Another example which always buzzes in my bonnet is an international airline whose greatest CSR activity was to donate the equivalent of one day’s flying costs to an indigenous tribe it had adopted. Good, yes; but not great.
Businesses need to be careful: data journalism is on the rise and there are plenty of people who are willing to make these kinds of comparisons. It’s probably wise for companies to make it themselves in the first place with an explanation if they believe they may get criticised.
Engagement with the local population
Any business needs to consider this, and the more centres of business it opens up the more important it becomes. This is because the daily operation of these centres of business rely upon the communities within which they are based.
This symbiosis is partially expressed by employees using the local facilities at lunch time, but there ought to be a wider engagement at the corporate level as well. Whether this is through sponsorship, donations or staff release programmes is up to the company. The point is that declaring the business’ engagement is another small but vitally important part of transparency in responsibility.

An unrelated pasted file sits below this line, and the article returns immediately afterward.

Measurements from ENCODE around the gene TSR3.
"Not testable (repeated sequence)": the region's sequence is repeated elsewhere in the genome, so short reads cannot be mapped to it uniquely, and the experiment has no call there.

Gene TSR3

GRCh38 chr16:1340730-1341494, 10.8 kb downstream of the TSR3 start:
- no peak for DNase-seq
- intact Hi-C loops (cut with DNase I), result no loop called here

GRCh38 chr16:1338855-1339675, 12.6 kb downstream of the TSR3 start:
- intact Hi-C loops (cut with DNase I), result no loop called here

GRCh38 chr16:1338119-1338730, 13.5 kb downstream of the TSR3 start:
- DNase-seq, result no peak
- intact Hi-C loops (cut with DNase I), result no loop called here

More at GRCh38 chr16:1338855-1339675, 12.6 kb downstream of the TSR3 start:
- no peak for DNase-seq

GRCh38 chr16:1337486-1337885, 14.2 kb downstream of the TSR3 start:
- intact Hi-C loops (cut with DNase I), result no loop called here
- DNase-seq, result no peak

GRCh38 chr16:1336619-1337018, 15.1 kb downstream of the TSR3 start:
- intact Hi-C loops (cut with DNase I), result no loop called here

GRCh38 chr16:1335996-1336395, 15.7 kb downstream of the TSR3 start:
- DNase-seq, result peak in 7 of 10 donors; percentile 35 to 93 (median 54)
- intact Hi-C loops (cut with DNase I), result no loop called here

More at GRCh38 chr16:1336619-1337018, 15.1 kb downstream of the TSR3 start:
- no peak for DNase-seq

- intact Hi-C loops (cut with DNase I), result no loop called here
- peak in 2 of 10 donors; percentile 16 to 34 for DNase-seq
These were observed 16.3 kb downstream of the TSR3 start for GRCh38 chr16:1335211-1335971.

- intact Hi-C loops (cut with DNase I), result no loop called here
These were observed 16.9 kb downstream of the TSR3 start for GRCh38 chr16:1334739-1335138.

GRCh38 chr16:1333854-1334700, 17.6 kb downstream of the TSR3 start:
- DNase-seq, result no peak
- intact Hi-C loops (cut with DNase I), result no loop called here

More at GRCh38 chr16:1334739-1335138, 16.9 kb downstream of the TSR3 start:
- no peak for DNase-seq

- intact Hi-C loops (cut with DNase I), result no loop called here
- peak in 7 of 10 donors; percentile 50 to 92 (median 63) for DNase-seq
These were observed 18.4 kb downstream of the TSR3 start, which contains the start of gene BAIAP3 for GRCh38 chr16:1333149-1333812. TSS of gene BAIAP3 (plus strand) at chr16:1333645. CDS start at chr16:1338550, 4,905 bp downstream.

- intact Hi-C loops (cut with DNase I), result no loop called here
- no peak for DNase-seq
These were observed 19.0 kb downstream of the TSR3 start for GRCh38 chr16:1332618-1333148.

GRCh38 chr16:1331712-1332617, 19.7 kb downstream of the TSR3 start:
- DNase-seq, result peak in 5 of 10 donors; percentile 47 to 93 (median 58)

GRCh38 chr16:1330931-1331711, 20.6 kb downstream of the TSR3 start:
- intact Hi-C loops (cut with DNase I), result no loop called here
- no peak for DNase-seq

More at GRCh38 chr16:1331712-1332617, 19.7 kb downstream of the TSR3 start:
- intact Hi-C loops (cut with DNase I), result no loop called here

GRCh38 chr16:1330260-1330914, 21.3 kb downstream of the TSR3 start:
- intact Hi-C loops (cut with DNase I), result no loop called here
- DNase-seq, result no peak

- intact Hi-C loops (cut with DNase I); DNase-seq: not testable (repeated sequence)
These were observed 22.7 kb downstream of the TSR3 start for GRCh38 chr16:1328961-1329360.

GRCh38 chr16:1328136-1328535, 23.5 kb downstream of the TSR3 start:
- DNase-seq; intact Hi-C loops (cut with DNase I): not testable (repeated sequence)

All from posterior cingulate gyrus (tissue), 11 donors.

Standards and Regulation
This is perhaps the area businesses are most transparent in: after all if you meet regulatory requirements and exceed voluntary standards you’re likely to want to declare this!
The question is though, which standards and where do the loopholes exist? After all, it’s not much good for your carbon footprint if you follow accountancy standards but not green IT ones. As the MiningWatch article points out, standards should be primarily about real outcomes, not the management processes which may or may not bring them about.
So it may be worth thinking about which areas of a business are non-standard and declaring those. This doesn’t mean those areas are sub-standard, but far from it. But if there is no immediate standard in place to which the company adheres then this should be declared alongside all those standards the company does follow.
The goal of transparency
Ultimately transparency shouldn’t cost very much to implement. Most of the metrics suggested in this article are probably already known to a business, so it’s just a question of how you look at the data you gather and how you make it public.
Why you should make bad or unflattering data available is a different matter, until you remember the elves this blog started off with.
Elves are those “happy chappies” which all businesses seem to want to be .. laughing gaily as they trip down the road bestowing magical charms on everyone. The Tolkien-esque version was that they are proud and haughty who are far more likely to allow their self-aggrandisement get in the way of anything actually sensible.
Transparency is a good way for businesses to keep themselves in check and make sure they don’t get carried away with their own self importance.